Puritan minister Cotton Mather was born in Boston in 1663 and was one of the most influential religious voices, producing a wide range of sermons and writings during colonial days in the Americas. He was born into a family of well-known ministers including his father Increase Mather. He went to the Latin School in Boston before heading to Harvard where he graduated in 1678 when just 15 years old.
Mather took over from his father as the minister at the North Church in Boston and during his lifetime he would write over 450 pamphlets that included essays and poetry. It was his job often to bring the moral tone of the Christian religion to the puritans and he believed written works were an integral part to this. He would write essays and poems that linked the events of the Bible to the arrival of people on the American continent.
Mather was a great influence, not only on the religious foundations for the settlement in Boston but also in the development of science, in fact conducting one of the first observations of crop varieties and experiments in hybridization. Whilst minister in Boston, Mather learned from one of his slaves about the possibility of inoculation against small pox and vowed to have doctors administer it to the population.
He came up against much opposition to the practice even though the disease was rife amongst the colonies. There was not only resistance from the scientists and medical men of the time but amongst puritans also and Mather was often under threat, with his home firebombed on one occasion. As a full blown outbreak spread through the population though, Mather was able to convince people that inoculation was not against God’s will as many suspected though controversy about the practice lasted well after his death.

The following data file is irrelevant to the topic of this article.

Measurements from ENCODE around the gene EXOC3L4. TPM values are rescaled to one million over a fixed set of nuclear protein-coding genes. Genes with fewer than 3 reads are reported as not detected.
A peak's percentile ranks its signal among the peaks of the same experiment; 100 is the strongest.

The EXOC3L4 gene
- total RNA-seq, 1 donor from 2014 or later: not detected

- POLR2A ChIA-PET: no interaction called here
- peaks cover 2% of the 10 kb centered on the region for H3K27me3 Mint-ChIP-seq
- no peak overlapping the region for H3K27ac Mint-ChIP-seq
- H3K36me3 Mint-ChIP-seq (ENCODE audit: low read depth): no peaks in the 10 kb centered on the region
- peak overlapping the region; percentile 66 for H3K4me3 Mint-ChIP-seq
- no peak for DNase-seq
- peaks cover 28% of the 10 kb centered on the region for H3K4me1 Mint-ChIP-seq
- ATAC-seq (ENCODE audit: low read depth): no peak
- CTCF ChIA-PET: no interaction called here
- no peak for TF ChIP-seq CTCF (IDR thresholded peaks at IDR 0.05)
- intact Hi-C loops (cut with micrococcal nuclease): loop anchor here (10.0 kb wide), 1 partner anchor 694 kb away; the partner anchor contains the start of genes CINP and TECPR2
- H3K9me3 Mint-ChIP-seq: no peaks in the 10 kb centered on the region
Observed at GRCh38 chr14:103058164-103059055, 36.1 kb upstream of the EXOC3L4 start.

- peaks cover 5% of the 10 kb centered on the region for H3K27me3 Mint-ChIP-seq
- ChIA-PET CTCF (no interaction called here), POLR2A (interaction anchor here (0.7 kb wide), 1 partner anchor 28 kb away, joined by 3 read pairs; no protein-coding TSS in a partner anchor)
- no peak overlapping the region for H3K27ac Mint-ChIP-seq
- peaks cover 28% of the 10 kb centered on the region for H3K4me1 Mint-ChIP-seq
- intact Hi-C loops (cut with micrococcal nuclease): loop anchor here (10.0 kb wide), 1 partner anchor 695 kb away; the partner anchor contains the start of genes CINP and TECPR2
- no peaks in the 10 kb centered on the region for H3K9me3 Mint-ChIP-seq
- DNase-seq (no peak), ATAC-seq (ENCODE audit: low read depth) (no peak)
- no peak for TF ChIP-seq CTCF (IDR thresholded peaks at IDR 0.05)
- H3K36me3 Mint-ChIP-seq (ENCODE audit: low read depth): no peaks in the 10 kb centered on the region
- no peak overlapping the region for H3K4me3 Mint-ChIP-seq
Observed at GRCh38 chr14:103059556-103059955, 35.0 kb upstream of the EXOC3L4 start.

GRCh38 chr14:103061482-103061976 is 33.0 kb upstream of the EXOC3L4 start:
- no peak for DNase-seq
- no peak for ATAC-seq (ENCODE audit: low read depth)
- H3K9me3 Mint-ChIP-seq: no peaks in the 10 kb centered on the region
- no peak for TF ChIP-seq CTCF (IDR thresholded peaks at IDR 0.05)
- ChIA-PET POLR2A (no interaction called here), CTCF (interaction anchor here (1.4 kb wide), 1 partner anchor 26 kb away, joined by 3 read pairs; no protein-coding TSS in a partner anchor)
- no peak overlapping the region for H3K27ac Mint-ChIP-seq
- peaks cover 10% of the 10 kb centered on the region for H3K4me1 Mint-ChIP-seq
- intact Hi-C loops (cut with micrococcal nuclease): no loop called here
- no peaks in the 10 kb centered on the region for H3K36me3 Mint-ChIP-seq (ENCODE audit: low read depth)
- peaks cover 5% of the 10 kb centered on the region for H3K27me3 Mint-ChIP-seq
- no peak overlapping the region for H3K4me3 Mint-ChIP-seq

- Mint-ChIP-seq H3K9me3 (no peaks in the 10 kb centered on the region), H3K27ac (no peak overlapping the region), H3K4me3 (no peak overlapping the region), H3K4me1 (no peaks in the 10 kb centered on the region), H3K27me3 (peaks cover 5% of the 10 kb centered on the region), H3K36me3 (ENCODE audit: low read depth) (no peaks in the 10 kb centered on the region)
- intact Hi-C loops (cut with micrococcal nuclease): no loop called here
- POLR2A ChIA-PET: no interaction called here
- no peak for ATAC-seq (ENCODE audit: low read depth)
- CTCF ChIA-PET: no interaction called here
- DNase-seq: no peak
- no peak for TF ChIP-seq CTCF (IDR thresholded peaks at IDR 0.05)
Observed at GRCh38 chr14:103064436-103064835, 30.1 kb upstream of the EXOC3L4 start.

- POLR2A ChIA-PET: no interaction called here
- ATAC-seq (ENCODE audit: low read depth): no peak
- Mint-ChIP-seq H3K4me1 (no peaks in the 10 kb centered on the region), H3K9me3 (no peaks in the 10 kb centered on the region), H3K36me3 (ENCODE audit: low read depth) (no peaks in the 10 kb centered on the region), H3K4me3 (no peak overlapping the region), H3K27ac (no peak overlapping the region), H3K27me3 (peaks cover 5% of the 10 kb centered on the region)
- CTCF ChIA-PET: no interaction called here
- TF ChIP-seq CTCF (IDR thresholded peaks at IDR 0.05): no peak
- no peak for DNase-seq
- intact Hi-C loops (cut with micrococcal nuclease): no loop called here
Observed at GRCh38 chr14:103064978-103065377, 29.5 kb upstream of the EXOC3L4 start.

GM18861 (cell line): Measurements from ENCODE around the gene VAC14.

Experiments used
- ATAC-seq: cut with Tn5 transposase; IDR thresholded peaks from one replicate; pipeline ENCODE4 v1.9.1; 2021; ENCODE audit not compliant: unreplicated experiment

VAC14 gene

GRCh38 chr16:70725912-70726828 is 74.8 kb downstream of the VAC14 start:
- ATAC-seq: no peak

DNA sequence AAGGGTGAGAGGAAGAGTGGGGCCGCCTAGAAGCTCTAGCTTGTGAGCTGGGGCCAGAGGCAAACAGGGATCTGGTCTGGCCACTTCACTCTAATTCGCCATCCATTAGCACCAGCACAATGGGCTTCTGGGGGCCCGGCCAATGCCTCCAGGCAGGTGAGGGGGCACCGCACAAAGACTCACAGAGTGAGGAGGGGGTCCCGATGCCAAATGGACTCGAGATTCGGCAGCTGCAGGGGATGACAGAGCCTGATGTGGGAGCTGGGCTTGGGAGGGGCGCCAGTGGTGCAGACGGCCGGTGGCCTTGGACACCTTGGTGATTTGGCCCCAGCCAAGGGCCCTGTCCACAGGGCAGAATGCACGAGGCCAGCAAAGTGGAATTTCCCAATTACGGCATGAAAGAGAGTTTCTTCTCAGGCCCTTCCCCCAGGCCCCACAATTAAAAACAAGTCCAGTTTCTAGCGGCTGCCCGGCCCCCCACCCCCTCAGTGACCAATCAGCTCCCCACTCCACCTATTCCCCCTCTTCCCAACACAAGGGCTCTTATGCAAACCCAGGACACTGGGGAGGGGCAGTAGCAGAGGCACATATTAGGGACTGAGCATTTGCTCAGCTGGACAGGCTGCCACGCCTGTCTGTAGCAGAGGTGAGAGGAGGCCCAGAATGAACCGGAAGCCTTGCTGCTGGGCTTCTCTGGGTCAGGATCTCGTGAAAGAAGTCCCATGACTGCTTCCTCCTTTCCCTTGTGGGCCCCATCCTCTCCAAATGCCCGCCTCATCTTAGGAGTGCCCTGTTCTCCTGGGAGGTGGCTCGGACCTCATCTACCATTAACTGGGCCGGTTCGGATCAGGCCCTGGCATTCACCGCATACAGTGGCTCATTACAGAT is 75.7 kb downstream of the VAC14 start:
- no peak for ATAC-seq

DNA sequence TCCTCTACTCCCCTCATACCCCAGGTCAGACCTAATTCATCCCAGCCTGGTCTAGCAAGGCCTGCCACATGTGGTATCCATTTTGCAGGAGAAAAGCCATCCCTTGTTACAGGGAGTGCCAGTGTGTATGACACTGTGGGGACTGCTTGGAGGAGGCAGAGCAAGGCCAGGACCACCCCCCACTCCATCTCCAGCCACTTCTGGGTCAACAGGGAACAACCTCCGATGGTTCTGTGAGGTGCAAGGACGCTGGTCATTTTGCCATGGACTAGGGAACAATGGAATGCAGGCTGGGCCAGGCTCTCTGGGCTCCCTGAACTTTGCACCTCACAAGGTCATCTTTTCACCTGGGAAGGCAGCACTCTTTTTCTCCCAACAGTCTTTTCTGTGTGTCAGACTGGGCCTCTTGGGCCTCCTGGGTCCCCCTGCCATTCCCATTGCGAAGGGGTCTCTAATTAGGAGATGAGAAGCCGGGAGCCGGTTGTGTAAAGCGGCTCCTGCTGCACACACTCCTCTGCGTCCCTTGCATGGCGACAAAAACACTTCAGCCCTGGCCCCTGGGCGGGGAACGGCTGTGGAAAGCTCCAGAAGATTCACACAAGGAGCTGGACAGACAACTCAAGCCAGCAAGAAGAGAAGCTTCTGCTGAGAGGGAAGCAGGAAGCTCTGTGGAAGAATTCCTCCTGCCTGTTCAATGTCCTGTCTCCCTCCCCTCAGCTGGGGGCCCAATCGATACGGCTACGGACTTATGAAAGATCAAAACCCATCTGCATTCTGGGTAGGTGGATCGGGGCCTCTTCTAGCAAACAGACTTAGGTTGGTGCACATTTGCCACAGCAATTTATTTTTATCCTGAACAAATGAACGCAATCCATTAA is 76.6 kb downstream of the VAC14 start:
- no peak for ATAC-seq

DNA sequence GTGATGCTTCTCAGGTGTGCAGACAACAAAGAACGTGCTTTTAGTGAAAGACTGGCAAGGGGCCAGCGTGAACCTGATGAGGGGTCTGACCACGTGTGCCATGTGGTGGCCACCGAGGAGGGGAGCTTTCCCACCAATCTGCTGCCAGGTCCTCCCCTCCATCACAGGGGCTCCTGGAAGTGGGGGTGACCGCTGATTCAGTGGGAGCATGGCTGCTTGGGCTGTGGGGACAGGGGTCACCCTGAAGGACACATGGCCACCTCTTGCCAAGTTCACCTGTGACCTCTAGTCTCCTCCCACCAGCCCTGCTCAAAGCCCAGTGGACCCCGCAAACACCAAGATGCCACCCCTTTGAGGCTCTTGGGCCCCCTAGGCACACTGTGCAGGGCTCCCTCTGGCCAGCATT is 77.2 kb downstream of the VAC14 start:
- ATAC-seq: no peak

Another contentious part of Mather’s influence was in the Salem Witch Trials that were conducted in 1692. Although he did not attend, he wrote a number of letters to the judges expressing his support for the prosecutions and is thought to have been responsible for allowing what was called spectral evidence during the trials.
Mather’s greatest written work, composed and published in 1702, is thought to be Magnalia Christi Americana and contains several biographies of noted saints. It has often been criticized as being badly composed and hard to keep track of but it remains as one of the most important works in early American literature.
Other works by Mather include the Pillars of Salt sermon that was written to be read during a criminal’s execution and was clearly an early example of crime reporting, produced as it was afterwards in pamphlet form. Mather himself believed that the most important work he had ever composed was The Biblia Americana that remained unpublished until after his death. It was a work that went through the Bible in minute detail and included his own notes and interpretations of the passages.
Mather died finally 1728 at the age of 65 and he was buried near the Old North Church where he had been minister for so many years.